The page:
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Grand Theft Auto All Trailers

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Grand Theft Auto All Trailers

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Torrent info

Name:Grand Theft Auto All Trailers

Total Size: 470.40 MB

Magnet: Magnet Link

Seeds: 0

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Stream: Watch Online @ Movie4u

Last Updated: 2010-12-06 08:02:43 (Update Now)

Torrent added: 2009-08-28 20:06:10





Torrent Files List


01. GTA 2.rm (Size: 470.40 MB) (Files: 39)

 01. GTA 2.rm

18.02 MB

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240.39 KB

 02. GTA 3.mov

26.27 MB

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235.15 KB

 03. GTA Vice City Trailer 1.mov

24.14 MB

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108.98 KB

 04. GTA Vice City Trailer 2.mov

22.77 MB

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237.62 KB

 05. GTA Vice City Trailer 1.mov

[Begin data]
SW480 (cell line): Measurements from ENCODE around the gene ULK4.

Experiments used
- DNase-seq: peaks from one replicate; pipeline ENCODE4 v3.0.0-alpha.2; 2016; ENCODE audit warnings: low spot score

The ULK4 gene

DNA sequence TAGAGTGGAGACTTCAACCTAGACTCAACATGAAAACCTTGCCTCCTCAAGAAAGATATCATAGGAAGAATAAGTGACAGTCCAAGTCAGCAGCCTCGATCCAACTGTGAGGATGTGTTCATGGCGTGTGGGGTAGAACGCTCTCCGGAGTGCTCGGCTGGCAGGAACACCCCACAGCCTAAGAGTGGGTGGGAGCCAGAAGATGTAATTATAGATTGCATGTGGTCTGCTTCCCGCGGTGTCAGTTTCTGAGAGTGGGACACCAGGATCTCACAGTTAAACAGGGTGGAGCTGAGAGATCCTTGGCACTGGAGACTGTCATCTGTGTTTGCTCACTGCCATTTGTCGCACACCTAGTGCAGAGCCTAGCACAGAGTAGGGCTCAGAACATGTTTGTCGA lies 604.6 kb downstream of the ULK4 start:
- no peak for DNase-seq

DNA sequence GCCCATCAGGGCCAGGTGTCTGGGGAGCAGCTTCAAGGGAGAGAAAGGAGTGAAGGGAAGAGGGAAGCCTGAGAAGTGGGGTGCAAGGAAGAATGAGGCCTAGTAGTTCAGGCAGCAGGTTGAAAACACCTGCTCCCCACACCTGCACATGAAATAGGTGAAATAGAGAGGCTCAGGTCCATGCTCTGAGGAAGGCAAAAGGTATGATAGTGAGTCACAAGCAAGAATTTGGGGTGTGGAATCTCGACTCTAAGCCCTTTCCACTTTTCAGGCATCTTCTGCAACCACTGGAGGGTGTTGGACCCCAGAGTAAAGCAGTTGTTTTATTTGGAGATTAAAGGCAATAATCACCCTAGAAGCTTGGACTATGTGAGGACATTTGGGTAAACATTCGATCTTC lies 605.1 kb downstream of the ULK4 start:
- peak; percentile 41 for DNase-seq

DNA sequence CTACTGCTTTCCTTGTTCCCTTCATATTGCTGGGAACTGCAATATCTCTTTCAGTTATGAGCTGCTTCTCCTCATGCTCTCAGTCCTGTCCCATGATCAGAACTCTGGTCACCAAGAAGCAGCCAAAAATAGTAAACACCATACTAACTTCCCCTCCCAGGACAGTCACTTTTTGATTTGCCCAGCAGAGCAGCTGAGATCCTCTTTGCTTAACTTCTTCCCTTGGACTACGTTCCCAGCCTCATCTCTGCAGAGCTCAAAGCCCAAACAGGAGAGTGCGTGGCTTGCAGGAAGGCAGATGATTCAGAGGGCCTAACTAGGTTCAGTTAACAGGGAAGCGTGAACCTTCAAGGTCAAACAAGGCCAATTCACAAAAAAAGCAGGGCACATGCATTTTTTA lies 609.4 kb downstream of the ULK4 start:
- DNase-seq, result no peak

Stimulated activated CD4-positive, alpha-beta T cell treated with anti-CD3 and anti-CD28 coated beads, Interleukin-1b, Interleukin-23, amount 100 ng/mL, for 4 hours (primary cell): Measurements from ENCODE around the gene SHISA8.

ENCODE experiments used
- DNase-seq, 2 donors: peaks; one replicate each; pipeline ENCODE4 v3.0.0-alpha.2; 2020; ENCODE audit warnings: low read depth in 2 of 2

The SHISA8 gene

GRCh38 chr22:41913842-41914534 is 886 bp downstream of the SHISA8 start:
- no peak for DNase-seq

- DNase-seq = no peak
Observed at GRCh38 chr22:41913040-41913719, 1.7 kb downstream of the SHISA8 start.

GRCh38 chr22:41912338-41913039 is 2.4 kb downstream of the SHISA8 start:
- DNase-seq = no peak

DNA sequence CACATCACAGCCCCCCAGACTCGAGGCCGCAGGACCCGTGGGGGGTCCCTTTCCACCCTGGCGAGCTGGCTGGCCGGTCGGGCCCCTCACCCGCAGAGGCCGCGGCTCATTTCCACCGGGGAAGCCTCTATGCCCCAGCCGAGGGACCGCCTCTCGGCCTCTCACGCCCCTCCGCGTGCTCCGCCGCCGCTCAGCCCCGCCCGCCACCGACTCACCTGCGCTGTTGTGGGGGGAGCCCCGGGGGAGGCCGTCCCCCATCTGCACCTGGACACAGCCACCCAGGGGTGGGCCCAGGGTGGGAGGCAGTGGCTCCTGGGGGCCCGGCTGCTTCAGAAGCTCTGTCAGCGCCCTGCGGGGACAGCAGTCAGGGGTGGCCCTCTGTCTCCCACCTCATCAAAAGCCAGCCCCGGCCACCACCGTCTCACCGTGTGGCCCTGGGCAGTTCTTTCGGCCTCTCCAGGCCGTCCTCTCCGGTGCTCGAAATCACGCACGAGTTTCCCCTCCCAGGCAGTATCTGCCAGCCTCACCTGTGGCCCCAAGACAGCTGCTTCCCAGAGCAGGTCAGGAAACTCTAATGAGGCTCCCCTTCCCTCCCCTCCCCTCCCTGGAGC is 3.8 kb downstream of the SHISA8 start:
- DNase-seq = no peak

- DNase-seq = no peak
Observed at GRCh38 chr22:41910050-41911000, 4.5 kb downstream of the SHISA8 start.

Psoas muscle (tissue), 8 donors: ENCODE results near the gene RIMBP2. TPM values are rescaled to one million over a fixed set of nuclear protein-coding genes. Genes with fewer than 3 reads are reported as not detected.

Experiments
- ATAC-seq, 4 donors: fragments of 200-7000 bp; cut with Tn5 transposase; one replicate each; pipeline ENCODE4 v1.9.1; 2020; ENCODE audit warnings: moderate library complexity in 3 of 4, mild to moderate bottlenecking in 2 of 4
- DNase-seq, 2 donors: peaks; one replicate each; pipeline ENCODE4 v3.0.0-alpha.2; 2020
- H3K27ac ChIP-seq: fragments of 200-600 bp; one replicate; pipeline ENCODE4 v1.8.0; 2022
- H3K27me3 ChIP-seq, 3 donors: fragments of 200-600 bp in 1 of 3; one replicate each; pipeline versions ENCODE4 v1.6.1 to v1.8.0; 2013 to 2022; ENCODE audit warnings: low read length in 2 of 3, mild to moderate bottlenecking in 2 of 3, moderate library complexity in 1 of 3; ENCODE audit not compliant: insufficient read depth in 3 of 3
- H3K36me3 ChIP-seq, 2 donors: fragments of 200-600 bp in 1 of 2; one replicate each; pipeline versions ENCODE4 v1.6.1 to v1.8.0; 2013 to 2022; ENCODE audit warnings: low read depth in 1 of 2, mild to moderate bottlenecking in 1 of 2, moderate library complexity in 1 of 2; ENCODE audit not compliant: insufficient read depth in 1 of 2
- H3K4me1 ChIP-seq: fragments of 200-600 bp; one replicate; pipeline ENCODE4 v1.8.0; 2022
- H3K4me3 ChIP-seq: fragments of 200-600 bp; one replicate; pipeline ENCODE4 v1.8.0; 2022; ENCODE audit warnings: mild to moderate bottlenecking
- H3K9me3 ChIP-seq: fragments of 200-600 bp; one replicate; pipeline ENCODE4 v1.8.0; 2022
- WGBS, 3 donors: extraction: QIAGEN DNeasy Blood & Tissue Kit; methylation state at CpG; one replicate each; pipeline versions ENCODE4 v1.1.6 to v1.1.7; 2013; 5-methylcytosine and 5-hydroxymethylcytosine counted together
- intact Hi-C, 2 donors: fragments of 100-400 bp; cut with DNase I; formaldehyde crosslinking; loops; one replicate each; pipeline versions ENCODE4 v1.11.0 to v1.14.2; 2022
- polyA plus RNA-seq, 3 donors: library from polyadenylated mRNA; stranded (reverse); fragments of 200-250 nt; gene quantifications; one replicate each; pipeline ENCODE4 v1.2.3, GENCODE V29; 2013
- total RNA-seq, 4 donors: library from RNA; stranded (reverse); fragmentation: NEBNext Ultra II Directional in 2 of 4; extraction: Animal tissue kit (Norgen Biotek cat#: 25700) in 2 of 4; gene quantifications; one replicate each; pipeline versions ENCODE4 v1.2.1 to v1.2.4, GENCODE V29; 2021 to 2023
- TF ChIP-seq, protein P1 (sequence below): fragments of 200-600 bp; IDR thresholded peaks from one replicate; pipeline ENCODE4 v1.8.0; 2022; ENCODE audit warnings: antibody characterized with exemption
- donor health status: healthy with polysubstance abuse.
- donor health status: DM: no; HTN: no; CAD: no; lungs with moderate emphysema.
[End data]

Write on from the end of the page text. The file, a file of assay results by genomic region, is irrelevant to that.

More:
23.56 MB

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194.33 KB

 06. GTA San Andreas - The Introduction.wmv

4.41 MB

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89.98 KB

 07. GTA San Andreas Trailer 1.wmv

9.03 MB

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225.12 KB

 08. GTA San Andreas Trailer 2.wmv

8.59 MB

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160.69 KB

 09. GTA San Andreas Trailer 3.wmv

9.73 MB

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20.45 KB

 10. GTA Liberty City Stories PS2.wmv

5.92 MB

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86.97 KB

 11. GTA Liberty City Stories Trailer 1.wmv

9.38 MB

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123.91 KB

 12. GTA Liberty City Stories Trailer 2.wmv

7.81 MB

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197.38 KB

 13. GTA Liberty City Stories Trailer 3.wmv

6.26 MB

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247.34 KB

 14. GTA Vice City Stories PS2.wmv

13.76 MB

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244.75 KB

 15. GTA Vice City Stories Trailer 1.wmv

7.80 MB

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202.20 KB

 16. GTA Vice City Stories Trailer 2.wmv

7.85 MB

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155.32 KB

 17. GTA Vice City Stories Trailer 3.wmv

7.81 MB

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194.38 KB

 18. GTA 4 Things will be different.wmv

67.81 MB

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195.13 KB

 19. GTA 4 Looking for that special someone.wmv